Investigator says girls pregnant in polygamist sect
By MICHELLE ROBERTS, Associated Press Writer Fri Apr 18, 8:44 AM ET
SAN ANGELO, Texas - After hours of lawyers popping up with similar objections and questions, a custody hearing for 416 children seized from a polygamist sect finally turned to whether they were abused: A child welfare worker said some women at the sect's ranch may have had children when they were minors, some as young as 13.
The testimony came late Thursday, the first
day of a court hearing to determine whether the children, swept up in a raid on
the ranch two weeks ago, will remain in state custody. Child welfare officials
claim the children were abused or in imminent danger of abuse because the sect
encourages girls younger than 18 to marry and have children. (In another article
Child welfare investigator Angie Voss testified that at least five girls who are younger than 18 are pregnant or have children. Voss said some of the women identified as adults with children may be juveniles, or may have had children when they were younger than 18.
children and parents has been difficult because members of the
The court hearing, which continues Friday morning, disintegrated into farce early Thursday, as hundreds of lawyers who descended on San Angelo for the proceedings shouted objections or queued up to cross-examine witnesses. (Confirmation)The judge struggled to maintain order.
"I've tried to impose some structure to this free-for-all," said Texas District Judge Barbara Walther.
The case — one of the biggest, most convoluted child-custody hearings in U.S. history — presented an extraordinary spectacle: big-city lawyers in suits and mothers in 19th-century, pioneer-style dresses, all packed into a historic courtroom and an auditorium two blocks away that was patched into the proceedings by a grainy video feed.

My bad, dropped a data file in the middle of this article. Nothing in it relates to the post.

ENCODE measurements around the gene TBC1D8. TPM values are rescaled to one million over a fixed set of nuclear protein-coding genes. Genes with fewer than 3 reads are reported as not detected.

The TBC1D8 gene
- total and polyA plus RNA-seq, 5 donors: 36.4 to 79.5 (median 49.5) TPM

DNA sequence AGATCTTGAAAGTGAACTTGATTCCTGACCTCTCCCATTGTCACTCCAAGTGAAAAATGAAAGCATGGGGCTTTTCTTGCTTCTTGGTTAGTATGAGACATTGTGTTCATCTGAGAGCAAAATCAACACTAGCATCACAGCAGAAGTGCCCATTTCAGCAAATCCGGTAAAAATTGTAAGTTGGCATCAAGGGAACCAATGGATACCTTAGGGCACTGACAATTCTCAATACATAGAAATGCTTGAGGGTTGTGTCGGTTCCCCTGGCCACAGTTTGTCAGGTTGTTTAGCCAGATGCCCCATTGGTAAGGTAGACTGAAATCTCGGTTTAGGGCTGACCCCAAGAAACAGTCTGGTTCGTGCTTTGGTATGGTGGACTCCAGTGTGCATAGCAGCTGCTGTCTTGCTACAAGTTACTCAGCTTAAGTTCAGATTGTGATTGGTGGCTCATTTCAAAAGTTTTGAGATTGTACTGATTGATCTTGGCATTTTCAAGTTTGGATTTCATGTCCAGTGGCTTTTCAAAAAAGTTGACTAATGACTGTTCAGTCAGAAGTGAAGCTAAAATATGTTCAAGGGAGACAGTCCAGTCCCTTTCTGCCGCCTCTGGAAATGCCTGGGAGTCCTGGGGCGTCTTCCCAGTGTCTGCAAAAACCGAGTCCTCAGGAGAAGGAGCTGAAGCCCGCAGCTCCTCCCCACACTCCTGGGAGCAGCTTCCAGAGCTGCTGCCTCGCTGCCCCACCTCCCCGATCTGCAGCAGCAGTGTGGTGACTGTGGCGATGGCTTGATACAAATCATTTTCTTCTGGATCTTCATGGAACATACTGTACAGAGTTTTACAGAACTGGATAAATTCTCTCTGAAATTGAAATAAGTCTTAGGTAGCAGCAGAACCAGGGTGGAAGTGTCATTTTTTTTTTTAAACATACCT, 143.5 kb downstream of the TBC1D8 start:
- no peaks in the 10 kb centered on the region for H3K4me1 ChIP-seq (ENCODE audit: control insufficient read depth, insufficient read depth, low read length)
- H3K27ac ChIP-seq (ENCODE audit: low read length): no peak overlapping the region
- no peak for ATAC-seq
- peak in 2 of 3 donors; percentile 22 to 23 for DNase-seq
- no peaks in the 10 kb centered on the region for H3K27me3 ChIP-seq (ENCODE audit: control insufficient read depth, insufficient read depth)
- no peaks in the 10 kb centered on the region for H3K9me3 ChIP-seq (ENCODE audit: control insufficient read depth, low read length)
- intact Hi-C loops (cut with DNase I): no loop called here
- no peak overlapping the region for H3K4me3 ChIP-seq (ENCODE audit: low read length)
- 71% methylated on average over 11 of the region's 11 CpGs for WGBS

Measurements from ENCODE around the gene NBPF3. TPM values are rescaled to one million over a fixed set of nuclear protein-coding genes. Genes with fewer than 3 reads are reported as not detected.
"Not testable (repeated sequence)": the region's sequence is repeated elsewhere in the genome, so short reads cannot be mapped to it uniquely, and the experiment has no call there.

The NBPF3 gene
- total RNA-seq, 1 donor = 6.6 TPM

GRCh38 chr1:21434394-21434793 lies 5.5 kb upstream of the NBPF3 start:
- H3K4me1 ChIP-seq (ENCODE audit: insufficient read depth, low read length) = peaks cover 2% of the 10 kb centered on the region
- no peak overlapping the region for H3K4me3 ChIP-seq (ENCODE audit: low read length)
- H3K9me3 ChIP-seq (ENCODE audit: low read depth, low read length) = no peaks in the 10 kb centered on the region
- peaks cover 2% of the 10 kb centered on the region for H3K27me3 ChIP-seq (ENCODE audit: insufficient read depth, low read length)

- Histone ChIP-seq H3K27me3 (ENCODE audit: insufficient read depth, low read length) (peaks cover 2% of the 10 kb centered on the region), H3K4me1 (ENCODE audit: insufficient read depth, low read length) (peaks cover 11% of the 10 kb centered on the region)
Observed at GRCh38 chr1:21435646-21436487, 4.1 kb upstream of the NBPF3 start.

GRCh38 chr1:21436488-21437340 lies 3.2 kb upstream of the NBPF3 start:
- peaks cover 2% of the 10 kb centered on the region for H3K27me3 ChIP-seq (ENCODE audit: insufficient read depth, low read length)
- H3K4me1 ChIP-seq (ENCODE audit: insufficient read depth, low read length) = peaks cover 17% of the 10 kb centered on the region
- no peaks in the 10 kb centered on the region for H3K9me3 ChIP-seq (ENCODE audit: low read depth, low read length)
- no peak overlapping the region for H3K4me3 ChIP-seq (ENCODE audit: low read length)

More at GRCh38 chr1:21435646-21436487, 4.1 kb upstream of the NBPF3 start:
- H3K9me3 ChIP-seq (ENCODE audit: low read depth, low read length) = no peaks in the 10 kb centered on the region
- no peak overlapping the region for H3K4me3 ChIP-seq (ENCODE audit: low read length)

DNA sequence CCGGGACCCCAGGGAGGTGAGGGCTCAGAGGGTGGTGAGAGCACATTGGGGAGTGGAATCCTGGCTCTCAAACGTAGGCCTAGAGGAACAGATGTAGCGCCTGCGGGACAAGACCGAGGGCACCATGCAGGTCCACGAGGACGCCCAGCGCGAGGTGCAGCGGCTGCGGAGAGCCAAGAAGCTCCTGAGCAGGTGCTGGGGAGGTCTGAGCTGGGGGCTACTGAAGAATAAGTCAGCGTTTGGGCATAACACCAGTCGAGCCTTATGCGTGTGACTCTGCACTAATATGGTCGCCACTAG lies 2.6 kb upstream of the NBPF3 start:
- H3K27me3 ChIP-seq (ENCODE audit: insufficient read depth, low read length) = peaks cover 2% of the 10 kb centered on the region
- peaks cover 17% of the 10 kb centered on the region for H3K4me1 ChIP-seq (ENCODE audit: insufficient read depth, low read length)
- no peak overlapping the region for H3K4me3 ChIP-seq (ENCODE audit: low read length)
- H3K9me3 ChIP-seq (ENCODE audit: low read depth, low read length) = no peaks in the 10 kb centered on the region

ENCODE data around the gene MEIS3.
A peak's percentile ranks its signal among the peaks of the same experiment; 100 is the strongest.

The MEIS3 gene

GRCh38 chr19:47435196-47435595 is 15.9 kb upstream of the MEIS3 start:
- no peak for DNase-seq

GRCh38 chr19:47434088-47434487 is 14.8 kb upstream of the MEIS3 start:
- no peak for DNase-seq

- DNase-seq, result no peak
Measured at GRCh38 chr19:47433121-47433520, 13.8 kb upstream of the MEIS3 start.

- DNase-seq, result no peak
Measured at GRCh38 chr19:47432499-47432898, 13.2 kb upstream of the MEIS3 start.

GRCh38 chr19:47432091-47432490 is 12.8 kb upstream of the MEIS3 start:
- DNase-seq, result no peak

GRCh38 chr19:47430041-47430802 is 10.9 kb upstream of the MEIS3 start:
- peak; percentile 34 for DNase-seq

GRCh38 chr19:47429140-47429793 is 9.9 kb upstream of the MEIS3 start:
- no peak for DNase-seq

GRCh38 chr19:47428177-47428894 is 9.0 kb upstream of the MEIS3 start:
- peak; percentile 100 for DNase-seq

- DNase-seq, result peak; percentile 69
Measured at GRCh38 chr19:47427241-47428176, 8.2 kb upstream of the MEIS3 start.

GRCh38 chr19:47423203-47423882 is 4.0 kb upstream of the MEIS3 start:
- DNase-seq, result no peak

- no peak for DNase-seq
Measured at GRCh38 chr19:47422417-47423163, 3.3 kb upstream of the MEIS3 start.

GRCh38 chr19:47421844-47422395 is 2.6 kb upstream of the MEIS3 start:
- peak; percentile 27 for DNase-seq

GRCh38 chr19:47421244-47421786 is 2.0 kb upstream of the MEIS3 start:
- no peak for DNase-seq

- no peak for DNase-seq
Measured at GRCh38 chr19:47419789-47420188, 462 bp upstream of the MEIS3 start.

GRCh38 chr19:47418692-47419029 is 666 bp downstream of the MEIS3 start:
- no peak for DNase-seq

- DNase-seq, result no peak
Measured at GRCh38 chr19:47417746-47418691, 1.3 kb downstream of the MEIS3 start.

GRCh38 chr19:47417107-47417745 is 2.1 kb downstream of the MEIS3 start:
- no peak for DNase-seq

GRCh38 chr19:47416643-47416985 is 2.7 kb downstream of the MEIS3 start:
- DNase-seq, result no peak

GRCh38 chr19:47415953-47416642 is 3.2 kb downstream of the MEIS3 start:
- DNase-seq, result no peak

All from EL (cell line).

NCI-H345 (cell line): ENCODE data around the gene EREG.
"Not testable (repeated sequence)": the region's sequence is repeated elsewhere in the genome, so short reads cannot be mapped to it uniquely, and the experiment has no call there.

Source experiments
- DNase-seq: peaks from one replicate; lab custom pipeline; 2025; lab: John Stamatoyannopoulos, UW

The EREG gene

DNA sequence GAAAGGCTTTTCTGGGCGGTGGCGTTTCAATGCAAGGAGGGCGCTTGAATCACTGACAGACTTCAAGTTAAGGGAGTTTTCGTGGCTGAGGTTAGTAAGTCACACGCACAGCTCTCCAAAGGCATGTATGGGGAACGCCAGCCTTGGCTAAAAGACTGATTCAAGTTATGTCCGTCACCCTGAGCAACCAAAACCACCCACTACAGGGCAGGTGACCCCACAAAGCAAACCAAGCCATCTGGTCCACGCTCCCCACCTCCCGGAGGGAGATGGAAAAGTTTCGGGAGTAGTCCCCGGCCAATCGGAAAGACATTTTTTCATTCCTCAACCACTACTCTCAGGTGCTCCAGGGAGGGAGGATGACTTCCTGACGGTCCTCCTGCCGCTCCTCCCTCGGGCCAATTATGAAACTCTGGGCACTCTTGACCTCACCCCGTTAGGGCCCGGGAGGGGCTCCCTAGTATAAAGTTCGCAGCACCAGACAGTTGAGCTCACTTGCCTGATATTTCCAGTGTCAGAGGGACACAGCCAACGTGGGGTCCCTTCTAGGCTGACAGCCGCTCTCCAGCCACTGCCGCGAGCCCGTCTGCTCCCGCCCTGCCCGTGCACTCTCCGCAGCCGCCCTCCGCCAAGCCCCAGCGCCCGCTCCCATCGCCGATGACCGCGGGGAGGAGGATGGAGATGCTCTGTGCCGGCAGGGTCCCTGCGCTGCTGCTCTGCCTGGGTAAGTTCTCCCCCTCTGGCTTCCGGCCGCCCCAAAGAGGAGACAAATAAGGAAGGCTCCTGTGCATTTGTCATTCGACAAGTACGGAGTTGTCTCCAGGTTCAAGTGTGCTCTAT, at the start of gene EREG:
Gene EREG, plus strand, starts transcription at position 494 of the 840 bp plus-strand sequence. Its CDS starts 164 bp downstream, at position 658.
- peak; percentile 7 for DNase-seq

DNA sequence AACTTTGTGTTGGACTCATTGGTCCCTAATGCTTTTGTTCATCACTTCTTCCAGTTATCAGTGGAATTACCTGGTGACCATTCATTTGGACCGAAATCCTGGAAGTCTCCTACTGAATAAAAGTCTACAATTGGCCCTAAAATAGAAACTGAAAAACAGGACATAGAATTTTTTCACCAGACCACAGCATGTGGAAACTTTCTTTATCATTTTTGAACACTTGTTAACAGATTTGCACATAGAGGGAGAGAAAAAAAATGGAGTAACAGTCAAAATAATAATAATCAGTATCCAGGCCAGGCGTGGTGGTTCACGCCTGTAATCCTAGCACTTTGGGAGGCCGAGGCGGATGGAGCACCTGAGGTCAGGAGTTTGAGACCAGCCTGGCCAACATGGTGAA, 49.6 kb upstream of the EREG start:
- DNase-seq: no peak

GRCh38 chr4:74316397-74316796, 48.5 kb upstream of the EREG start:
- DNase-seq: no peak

The state wants to keep the children in its custody, and likely move them to foster homes while officials continue investigating abuse allegations. The state must provide evidence the children were physically or sexually abused, or are in imminent danger of abuse.
In 11 hours on Thursday, only three witnesses testified, including Voss.
As lawyers shouted, dozens of mothers sat quietly in their long cotton dresses and braided upswept hair. They were sworn in as possible witnesses at the hearing's outset, but it was not clear when they might testify.
In the satellite courtroom at City Hall, hundreds of people strained to see and hear a large projector set up on the auditorium's stage. But the feed was blurry and barely audible.
"I'm not in a position to advocate for anything," complained Susan Hays, the appointed attorney for a 2-year-old sect member.
No decisions were made on the fate of any of the youngsters, and more cross-examination of Voss was likely Friday.
The children, most of whom
are being kept in a domed coliseum in
She said she was concerned about how the children and women followed the orders of the church's prophet, identified as jailed leader Warren Jeffs.
"The children reported that if the prophet heard from the Heavenly Father that they were to marry at any age, they were to do that. If the prophet said they were to lie, they were to do that," Voss said.
Jeffs is currently awaiting trial in a Kingman, Ariz., jail on
charges related to the promotion of underage marriages. He previously was
convicted of being an accomplice to the rape of a 14-year-old wed to her cousin
The sect came to
Authorities raided the 1,700-acre ranch south of here in Eldorado on April 3 and began removing children while seeking evidence of underage girls being married to adults. Walther signed an emergency order giving the state custody of the children taken from the ranch.
The raid was prompted by a call from someone identifying herself as a 16-year-old girl with the sect. She claimed her husband, a 50-year-old member of the sect, beat and raped her.
The girl has yet to be identified, though Voss said a girl matching her description was seen by other girls in the ranch garden four days before the raid began.